- Overtaking a tram
When overtaking a tram, also pay attention to the possibility that someone will jump in front of or from the tram. Giving a good signal and leaving as much road width as possible between the tram and your car is required. To catch up with a steam tram that hurls its plume over the road, and you it obstructs the view, it is advisable to wait until the wind chases away the steam. For the distance required to overtake a fast-moving vehicle such as a tram is too long, that the chance would not become too great that, in time, it would take to catch up with the plume of steam and drive through it. , in the meantime, a road obstruction would arise from the other side, which you would not have been able to see approaching. If you come across such a vehicle, moderate your speed so that you can stop vehicles suddenly emerging from that plume of steam. Give a strong signaland if necessary, stop the car on the right side of the road, until the tram has passed. Because then you have the most certainty, because then only a vehicle moving faster or as fast as the tram can cause danger. And this danger can be averted by giving a signal and keeping the right side of the road well. [Translated online from the Dutch ]
- Cars and Trams
Firstly, in the bends. Great tram cars, especially on narrow track, there are the annoying habit, not far off the path of the rails to swing, including the cars of the Amsterdam-Haarlem-Zandvoort-line, the ESM Guard is in such a bend on one approaching tram, or does one want passing in the bend, a car runs the risk of being crushed or at least damaged between the rails and the curb, by the swinging front or rear upper part of the car. [Translated online from the Dutch ]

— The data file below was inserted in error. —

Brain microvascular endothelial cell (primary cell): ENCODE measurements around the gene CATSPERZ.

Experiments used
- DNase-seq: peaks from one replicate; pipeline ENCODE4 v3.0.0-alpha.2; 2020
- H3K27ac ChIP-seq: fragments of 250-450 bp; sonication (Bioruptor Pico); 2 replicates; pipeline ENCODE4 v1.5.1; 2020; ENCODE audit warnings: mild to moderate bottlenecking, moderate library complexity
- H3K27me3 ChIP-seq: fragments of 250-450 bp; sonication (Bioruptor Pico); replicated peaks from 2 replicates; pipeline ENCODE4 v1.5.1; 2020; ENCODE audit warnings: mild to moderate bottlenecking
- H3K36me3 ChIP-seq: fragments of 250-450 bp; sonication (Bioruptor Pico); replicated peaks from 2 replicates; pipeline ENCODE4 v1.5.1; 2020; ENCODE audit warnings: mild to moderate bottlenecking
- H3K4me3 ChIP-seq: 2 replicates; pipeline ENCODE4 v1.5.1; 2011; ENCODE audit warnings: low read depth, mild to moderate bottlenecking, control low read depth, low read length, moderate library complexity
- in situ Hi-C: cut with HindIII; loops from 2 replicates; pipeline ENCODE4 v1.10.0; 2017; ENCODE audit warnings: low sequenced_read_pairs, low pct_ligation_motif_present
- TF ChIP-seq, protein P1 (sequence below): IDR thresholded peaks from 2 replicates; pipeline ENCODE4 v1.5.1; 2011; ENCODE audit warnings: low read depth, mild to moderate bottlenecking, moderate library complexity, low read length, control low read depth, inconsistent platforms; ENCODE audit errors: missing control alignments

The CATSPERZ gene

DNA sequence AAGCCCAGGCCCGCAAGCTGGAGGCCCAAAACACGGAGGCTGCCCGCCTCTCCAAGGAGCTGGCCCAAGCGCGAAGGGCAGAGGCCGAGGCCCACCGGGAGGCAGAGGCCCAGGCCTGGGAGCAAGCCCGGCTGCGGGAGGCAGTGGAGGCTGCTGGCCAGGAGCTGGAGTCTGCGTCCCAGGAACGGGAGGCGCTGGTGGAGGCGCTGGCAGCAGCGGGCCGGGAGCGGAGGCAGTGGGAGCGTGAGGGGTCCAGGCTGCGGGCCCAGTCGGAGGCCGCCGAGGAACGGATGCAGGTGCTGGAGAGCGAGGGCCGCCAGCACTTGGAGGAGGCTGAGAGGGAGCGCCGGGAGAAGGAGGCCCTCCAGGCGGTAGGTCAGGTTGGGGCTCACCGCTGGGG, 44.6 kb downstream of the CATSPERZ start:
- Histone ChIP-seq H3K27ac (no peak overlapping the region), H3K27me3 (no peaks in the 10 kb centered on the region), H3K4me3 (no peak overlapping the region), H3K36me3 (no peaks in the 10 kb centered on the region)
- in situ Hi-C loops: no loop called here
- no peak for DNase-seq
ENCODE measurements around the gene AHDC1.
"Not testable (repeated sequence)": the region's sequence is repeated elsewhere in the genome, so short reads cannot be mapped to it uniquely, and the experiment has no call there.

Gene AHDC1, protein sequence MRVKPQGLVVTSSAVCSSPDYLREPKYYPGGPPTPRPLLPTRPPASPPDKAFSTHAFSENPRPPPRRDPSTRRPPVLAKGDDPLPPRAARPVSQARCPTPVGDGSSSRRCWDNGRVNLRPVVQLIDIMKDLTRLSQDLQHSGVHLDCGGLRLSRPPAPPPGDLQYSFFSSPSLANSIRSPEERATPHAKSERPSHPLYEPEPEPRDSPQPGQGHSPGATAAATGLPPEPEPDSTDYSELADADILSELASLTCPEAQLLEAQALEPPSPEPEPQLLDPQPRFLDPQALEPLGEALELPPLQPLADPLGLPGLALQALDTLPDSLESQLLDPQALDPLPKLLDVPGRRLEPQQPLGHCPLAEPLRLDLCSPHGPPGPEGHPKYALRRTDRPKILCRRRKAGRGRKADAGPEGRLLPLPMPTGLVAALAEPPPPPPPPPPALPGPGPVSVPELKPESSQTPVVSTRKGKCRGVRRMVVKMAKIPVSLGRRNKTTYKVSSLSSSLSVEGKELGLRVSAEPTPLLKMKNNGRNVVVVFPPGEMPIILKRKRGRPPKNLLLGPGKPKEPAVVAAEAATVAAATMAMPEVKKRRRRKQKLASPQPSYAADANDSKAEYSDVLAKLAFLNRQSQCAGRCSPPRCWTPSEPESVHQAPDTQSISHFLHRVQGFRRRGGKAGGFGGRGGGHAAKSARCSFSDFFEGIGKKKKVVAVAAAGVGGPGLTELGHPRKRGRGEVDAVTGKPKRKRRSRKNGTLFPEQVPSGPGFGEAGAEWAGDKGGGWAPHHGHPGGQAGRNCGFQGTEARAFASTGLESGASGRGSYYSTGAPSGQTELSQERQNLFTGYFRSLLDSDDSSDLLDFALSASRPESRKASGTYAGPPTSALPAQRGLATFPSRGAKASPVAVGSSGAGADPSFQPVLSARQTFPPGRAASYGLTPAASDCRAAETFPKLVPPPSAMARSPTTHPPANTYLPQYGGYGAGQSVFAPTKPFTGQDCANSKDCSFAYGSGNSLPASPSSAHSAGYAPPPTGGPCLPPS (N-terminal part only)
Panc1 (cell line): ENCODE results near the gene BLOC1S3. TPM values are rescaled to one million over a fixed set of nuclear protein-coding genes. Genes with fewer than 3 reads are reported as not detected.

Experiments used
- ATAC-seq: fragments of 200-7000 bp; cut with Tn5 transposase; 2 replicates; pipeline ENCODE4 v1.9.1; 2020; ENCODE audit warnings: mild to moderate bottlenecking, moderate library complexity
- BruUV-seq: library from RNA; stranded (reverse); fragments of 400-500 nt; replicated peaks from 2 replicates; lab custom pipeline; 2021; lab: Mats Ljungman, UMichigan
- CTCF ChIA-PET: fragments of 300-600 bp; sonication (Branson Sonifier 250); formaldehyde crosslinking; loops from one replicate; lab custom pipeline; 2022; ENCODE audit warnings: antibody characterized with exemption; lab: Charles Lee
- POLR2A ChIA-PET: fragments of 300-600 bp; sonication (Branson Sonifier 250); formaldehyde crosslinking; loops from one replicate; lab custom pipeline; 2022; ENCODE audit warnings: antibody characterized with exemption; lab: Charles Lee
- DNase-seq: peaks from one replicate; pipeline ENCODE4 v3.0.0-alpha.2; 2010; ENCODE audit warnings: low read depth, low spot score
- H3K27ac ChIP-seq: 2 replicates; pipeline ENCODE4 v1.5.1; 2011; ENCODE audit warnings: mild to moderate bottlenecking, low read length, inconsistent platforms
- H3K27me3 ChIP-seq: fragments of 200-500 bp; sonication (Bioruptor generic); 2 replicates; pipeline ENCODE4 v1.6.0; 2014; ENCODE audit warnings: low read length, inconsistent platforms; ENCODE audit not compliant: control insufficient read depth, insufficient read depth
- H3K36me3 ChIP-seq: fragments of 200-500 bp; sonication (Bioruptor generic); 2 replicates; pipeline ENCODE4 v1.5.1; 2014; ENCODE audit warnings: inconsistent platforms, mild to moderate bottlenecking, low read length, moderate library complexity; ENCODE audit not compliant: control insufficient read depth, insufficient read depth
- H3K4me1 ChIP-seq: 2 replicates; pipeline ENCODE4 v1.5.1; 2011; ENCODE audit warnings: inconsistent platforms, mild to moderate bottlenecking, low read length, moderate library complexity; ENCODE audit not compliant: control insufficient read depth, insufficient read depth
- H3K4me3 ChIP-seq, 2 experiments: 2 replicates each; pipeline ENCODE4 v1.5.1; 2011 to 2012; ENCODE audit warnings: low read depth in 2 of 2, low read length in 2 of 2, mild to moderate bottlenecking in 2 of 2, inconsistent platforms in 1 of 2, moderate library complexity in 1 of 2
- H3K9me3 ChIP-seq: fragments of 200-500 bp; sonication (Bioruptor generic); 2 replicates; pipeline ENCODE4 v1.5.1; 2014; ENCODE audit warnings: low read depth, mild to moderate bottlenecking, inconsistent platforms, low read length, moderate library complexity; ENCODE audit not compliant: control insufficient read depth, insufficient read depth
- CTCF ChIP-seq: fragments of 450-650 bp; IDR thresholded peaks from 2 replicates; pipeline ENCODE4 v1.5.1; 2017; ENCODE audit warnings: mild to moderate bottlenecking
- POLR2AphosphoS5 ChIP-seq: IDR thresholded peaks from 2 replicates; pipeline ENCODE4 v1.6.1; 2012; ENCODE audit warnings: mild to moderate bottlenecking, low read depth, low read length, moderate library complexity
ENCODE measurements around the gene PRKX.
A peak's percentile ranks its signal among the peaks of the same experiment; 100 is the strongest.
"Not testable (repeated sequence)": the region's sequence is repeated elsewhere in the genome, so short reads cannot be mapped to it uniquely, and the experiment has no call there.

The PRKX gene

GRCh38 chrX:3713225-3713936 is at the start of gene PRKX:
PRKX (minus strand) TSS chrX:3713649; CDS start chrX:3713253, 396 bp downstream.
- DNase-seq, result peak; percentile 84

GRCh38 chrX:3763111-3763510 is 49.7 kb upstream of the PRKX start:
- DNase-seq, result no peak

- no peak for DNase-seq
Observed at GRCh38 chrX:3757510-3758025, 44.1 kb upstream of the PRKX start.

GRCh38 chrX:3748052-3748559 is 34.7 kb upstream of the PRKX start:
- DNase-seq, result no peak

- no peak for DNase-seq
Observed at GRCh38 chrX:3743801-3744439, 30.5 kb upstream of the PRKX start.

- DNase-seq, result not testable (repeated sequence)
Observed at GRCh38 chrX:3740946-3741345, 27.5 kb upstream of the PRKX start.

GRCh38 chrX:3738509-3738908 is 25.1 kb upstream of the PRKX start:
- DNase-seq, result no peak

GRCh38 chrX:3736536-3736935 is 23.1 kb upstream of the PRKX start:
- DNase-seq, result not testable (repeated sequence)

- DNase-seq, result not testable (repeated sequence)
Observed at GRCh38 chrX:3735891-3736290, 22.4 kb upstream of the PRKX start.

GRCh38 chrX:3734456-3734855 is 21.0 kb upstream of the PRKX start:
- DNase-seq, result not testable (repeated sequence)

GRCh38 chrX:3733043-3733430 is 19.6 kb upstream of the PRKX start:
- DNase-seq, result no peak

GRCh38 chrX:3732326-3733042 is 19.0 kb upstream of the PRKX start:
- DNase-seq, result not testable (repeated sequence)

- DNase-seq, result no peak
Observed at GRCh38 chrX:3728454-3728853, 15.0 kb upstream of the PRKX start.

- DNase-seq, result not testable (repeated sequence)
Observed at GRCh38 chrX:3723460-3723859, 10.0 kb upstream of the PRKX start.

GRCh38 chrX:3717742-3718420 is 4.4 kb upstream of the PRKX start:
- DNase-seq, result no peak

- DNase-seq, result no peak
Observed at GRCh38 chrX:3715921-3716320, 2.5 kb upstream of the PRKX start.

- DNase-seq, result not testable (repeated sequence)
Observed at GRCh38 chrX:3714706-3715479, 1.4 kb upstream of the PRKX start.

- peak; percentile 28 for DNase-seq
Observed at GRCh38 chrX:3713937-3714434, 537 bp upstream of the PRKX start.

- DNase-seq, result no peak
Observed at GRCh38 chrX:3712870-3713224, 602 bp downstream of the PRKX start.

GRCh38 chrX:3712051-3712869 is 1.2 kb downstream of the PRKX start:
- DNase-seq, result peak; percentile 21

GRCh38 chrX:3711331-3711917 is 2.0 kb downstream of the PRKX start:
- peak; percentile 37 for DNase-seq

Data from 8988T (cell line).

- A Steam Street Railway Motor
While in Paris, President Yerkes, of the North Chicago Street Railway Company, purchased a noiseless steam motor, the results in experimenting with which will be watched with great interest. The accompanying engraving, for which we are indebted to the Street Railway Review, gives a very accurate idea of the general external appearance. The car is all steel throughout, except windows, doors, and ceiling. It is 12 ft. long, 8 ft. wide, and 9 ft. high, and weighs about seven tons. The engines, which have 25 horsepower and are of the double cylinder pattern, are below the floor and connected directly to the wheels. The wheels are four in number and 31 in. in diameter. The internal appearance and general arrangement of machinery, etc., is about that of the ordinary steam dummy. It will run in either direction, and the exhaust steam is run through a series of mufflers which suppress the sound, condense the steam and return the water to the boiler, which occupies the center of the car. The motor was built in Ghent, Belgium, and cost about $5,000, custom house duties amounting to about $2,000 more.